Glass Chimera

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Bird at my Window

April 19, 2015

Here’s a little bird by my window.

How he landed here I do not know.

I can’t understand why he paused from winging,

then a-lighted here upon my contemplative feeling

while I sip darjeeling.

Now as I don’t know why a caged bird would sing,

so do I not comprehend why some free bird should fling

himself against this glass invisible thing.

Bird at my Window

Now as I watch him here, while I am sitting,

and I do ponder on his fretful flitting,

I know not what fate my future life might bring

can’t foresee what stones some enemy might sling

nor anticipate what news some fateful bell will ring.

I don’t know what pesky thing

might attach itself  to me to cling

to bet against my errant dealing,

or abscond my precious, hard-earned bling.

For all I know, someday Life may send me reeling;

I might even bang my head upon the ceiling,

like my bird friend at this window reeling.

But after a while, being a human being,

I’d certainly seek some healing,

Surely I would pray, even kneeling,

to shed my stubborn sins and fears, like onion peeling.

Unto merciful God I’ll someday be appealing;

T’is then I’ll beat my head upon some heavenly window,

when to eternity’s grand dwelling I will go.

Like this wacky bird with such stubborn sass,

I’ll knock my head on heaven’s glass.

Let me in.

Let me in!

Bird at my Window

Glass half-Full

Prayer for all Nations

April 11, 2015

I hope you will believe in God, if you don’t already. When the Son of God walked upon the earth, he visited the temple of his people, in Jerusalem. Jesus said many things at the temple. One thing he said was:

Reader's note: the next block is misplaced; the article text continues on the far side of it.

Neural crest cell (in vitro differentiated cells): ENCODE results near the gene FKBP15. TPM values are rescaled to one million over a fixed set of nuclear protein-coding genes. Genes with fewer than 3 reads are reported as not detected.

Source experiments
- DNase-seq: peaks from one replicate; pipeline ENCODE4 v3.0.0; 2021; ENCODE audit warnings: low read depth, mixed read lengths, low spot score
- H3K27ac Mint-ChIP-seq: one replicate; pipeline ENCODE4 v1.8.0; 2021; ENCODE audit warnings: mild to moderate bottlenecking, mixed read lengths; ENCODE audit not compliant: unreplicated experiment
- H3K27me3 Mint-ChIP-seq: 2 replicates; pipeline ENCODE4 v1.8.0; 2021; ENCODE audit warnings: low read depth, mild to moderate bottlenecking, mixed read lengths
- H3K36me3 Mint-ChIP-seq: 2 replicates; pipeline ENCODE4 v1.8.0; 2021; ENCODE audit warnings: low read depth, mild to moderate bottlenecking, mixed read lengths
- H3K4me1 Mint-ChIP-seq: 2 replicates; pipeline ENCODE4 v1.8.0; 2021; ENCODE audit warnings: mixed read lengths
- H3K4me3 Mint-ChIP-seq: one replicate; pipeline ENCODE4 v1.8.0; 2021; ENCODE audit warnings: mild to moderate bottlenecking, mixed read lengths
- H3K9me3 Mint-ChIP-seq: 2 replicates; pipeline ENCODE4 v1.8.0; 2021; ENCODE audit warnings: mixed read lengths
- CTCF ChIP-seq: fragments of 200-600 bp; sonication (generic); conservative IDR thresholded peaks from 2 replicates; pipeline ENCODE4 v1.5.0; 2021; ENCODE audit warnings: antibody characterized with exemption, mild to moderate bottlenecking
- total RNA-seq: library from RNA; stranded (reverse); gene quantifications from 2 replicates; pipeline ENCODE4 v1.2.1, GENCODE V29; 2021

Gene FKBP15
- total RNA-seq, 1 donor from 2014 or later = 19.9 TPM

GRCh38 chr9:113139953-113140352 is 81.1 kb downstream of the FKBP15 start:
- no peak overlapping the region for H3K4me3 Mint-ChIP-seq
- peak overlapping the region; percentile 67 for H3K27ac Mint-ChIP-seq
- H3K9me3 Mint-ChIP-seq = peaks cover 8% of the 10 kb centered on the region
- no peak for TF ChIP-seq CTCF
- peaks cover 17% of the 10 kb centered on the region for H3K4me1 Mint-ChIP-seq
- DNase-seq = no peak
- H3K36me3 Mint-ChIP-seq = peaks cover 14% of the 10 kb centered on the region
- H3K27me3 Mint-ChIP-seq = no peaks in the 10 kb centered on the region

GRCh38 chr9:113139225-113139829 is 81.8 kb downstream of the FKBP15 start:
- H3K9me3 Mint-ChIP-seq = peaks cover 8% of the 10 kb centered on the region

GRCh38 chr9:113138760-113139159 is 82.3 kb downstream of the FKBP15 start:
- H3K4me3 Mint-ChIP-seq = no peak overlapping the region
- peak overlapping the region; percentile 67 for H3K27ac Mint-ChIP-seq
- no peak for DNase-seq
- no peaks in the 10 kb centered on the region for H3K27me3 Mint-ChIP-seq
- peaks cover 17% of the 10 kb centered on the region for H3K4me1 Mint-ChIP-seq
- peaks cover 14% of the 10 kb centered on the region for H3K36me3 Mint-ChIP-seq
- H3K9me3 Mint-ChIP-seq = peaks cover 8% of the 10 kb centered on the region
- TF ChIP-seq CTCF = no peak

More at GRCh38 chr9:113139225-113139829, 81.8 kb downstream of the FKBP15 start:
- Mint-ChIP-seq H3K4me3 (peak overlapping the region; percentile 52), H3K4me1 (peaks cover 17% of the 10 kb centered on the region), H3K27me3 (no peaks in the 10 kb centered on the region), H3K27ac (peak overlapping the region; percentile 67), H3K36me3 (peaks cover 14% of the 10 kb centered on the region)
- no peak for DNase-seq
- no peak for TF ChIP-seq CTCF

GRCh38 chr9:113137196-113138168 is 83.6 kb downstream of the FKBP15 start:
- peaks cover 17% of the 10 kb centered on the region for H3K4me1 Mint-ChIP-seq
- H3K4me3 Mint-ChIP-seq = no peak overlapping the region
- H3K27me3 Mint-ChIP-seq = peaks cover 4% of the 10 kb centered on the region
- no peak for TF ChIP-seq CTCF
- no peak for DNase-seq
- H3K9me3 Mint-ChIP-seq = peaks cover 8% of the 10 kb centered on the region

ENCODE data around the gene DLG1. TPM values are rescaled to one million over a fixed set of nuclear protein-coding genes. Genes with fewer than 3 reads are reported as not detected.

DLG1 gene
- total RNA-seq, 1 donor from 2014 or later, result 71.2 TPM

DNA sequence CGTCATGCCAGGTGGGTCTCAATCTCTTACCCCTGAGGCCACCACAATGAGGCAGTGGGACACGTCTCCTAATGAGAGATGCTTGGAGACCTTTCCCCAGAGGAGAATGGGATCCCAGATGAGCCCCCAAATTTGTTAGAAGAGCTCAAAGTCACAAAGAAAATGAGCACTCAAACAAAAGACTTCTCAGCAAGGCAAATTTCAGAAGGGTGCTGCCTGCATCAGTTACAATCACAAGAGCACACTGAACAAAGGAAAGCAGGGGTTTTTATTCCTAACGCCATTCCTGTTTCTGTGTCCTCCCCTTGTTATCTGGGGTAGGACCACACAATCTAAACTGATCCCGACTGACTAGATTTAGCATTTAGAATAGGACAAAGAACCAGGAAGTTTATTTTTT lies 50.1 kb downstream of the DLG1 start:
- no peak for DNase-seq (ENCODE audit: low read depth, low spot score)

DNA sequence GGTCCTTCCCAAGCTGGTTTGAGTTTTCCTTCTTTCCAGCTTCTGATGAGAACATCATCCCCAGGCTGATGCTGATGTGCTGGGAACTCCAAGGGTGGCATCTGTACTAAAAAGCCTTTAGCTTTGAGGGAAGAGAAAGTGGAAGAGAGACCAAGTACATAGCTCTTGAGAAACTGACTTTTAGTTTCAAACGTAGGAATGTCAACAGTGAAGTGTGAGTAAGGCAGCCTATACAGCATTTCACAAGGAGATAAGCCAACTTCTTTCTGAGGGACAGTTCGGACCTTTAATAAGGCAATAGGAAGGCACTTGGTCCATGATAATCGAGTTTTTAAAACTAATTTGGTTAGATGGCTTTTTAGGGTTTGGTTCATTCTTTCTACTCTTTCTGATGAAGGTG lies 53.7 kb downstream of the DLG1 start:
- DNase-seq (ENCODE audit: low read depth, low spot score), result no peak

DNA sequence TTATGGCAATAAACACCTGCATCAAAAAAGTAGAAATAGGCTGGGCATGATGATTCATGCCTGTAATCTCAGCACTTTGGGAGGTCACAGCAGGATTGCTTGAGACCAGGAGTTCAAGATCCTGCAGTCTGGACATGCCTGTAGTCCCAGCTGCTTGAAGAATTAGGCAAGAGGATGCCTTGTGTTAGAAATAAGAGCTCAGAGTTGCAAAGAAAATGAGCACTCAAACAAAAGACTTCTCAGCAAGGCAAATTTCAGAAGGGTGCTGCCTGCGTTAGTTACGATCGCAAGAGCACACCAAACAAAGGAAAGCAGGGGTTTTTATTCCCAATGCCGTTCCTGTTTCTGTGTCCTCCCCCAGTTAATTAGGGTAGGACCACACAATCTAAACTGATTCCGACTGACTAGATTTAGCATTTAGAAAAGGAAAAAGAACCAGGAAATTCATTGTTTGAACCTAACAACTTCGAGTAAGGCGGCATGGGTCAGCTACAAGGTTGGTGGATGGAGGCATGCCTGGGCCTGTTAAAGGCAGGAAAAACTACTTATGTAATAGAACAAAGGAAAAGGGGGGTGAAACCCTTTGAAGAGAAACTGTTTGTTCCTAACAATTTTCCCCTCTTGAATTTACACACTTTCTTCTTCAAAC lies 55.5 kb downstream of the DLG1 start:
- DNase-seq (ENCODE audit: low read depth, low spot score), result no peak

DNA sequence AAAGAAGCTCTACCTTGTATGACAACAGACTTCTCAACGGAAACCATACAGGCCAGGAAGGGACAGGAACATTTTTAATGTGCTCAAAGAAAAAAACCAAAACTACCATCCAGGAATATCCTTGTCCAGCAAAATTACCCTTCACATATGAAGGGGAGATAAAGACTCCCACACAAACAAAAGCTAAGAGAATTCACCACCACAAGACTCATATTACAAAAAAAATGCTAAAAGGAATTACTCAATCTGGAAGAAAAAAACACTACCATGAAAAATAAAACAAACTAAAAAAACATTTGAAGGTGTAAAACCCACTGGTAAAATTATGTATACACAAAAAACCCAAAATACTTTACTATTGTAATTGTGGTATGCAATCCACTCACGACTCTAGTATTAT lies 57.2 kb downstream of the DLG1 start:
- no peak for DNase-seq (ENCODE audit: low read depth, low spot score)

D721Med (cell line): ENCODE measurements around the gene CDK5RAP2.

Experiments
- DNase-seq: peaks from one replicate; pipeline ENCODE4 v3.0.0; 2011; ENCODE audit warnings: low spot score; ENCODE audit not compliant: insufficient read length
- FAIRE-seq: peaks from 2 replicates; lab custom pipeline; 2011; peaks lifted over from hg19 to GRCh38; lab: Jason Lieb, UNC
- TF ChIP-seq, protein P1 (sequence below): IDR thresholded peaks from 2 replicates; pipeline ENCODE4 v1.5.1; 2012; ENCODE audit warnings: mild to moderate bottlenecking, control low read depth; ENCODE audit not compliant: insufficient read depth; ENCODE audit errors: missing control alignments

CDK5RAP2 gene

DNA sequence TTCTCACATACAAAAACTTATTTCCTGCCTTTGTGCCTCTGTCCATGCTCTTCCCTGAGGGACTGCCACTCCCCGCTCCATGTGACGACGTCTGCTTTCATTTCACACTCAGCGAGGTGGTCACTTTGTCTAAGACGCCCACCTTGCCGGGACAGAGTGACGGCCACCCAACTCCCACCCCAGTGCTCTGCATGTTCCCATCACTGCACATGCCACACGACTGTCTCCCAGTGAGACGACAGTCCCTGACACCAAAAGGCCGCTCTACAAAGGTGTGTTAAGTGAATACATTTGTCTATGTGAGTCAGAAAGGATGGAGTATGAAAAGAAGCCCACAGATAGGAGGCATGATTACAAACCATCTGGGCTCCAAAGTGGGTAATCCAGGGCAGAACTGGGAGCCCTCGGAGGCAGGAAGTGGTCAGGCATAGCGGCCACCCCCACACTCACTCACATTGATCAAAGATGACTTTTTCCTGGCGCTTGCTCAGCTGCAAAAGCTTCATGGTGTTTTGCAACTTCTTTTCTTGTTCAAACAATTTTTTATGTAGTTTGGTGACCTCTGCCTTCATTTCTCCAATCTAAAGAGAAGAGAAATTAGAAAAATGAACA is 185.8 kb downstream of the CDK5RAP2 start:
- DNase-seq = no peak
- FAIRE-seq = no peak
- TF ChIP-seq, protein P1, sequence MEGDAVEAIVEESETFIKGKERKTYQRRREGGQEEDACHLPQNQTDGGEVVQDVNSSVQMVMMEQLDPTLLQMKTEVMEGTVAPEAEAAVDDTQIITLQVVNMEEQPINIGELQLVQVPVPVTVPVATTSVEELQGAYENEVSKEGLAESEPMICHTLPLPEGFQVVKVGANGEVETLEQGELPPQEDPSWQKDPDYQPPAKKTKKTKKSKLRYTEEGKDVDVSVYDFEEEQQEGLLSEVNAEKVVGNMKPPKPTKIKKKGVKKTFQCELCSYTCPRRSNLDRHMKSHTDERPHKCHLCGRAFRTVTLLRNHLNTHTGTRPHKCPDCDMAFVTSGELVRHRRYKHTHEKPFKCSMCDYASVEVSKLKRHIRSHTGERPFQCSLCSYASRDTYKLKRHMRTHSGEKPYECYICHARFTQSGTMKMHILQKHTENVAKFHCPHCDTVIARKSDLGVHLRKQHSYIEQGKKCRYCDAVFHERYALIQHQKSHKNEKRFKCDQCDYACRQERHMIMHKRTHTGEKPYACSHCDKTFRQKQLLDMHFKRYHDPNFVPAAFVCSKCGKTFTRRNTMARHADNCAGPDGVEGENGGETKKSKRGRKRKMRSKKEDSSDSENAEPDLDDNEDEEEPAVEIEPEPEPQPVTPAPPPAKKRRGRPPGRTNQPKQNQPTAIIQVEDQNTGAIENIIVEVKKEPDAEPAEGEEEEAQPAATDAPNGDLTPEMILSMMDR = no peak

My house shall be a house of prayer for all people.

Toward that end, I included this scene/portrait in my 2007 novel, Glass half-Full. From chapter 4:

Beneath a cold, clear, azure sky the city of Jerusalem lay stretched upon the mountains and valleys like a fuzzy glove upon God’s hand. People from all over the world had gathered here to unearth evidence of God at work among the people of the earth. Some sought a temple that no longer exists. Some sought a mosque where a prophet entered heaven. Some trod upon the cobblestones of ancient, holy real estate, pleading for reconciliation, seeking atonement for the human condition.

A man wandered beyond the dome, past the blocked-up eastern gate; curving around northward, he noticed a large open area beside the mosque. Was this where the former temple had stood? What a beautiful mosque.

Could not the owners of this hill sell the adjoining, vacant acre or two to those pilgrims who, standing daily at the wall below, were wailing for their wonderful temple? Why not make a deal? Such a deal. Cousin to Cousin. Temple and Mosque, Mosque and Temple…Mosque Shsmosque, Temple Shmemple. Such a deal. Everybody happy. You pray your way; I pray mine.